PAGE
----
John Boehner’s plan to resign from Congress at the end of October leaves a pretty big seat open on America’s totem pole of elected officials.
The Speaker of the House is second in line after the vice president in the presidential line of succession.
James K. Polk is the only Speaker of the House to serve as president. But how does someone become the Speaker of the House and who makes the decision?
Who can be Speaker of the House?
Legally, the Speaker of the House does not need to be a member of Congress.
But in practice, every Speaker of the House has been a member of Congress.
How is the Speaker of the House chosen?
Each major party conference or caucus nominates a candidate, and the nomination process is typically where the decision is made.
House members can vote for whomever they like, but they typically vote for the person nominated by the party conference or caucus. Historically, the majority party normally holds the Speaker of the House spot.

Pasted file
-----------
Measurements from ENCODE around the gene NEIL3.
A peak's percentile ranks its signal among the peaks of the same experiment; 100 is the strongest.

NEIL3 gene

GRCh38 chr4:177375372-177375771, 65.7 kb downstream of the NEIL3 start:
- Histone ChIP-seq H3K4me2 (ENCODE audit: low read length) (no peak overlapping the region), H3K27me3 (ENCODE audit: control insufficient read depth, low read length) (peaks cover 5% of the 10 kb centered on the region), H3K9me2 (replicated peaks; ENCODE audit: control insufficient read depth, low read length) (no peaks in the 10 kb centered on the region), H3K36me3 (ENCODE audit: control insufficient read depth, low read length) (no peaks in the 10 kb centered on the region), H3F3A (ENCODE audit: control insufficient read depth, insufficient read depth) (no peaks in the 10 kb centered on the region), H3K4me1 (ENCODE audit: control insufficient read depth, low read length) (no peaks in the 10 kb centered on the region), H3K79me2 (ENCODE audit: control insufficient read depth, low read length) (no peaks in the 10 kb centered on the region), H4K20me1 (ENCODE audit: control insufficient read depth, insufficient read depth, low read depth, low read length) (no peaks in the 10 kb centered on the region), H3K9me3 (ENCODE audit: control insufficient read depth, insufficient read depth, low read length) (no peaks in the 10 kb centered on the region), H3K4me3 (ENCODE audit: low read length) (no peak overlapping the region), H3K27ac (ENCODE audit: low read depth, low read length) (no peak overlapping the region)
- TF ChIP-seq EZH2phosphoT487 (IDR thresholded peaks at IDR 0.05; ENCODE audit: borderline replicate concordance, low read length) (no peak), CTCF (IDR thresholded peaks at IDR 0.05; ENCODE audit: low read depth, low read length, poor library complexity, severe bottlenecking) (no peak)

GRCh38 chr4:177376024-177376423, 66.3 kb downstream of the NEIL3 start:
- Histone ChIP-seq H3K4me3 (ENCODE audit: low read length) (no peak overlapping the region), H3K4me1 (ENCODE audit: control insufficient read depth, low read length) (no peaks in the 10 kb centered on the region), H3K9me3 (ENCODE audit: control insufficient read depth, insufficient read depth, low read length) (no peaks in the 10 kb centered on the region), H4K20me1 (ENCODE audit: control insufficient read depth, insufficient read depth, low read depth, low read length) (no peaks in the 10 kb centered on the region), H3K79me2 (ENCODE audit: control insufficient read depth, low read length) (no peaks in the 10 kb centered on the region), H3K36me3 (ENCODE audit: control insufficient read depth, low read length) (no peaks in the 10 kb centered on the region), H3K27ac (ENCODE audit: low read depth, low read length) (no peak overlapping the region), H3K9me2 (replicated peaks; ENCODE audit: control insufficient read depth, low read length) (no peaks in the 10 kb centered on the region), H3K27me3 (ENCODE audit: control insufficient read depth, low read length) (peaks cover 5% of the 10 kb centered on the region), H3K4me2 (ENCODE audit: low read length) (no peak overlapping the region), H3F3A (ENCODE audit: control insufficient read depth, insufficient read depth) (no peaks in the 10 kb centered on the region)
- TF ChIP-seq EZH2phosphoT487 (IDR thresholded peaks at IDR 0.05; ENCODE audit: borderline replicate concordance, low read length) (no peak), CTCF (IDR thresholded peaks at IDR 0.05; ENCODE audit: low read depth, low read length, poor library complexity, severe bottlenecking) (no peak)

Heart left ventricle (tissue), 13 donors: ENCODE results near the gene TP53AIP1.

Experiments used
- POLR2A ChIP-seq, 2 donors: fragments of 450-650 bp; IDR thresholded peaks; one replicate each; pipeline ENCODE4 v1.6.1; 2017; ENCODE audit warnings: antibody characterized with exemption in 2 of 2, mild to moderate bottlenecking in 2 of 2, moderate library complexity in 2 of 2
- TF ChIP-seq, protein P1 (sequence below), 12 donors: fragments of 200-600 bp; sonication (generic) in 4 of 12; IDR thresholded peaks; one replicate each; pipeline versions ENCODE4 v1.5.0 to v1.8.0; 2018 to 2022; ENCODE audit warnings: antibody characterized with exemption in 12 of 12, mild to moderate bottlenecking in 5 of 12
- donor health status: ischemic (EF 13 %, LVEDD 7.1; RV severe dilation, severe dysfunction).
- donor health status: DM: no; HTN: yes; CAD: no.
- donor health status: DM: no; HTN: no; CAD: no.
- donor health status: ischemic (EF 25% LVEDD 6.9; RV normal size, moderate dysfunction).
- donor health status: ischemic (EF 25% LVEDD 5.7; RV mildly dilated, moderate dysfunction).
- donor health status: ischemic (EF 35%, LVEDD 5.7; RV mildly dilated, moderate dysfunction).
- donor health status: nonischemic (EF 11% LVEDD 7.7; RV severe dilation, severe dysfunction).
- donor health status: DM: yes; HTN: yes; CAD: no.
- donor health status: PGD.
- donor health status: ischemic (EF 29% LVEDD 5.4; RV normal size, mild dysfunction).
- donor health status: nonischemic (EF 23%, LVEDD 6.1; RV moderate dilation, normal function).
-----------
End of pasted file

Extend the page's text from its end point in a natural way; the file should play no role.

The candidate must get the absolute majority of the votes cast, though vacancies, absentee members and/or House members who vote “present” do not count toward the votes cast, so a candidate does not need a full majority of the full House.
If no one emerges with an absolute majority, then the votes are recast.
How long does the Speaker of the House serve?
The Speaker of the House is elected to a two-year term, but there is no term limit.
Who could follow Boehner as Speaker?
Boehner's surprise announcement means there is no public succession plan. Kevin McCarthy (R-Calif.) is the favorite to replace Boehner. As House Majority Leader, McCarthy is the second-ranking House Republican.
In the press conference to announce his resignation, Boehner said McCarthy “would make an excellent Speaker.”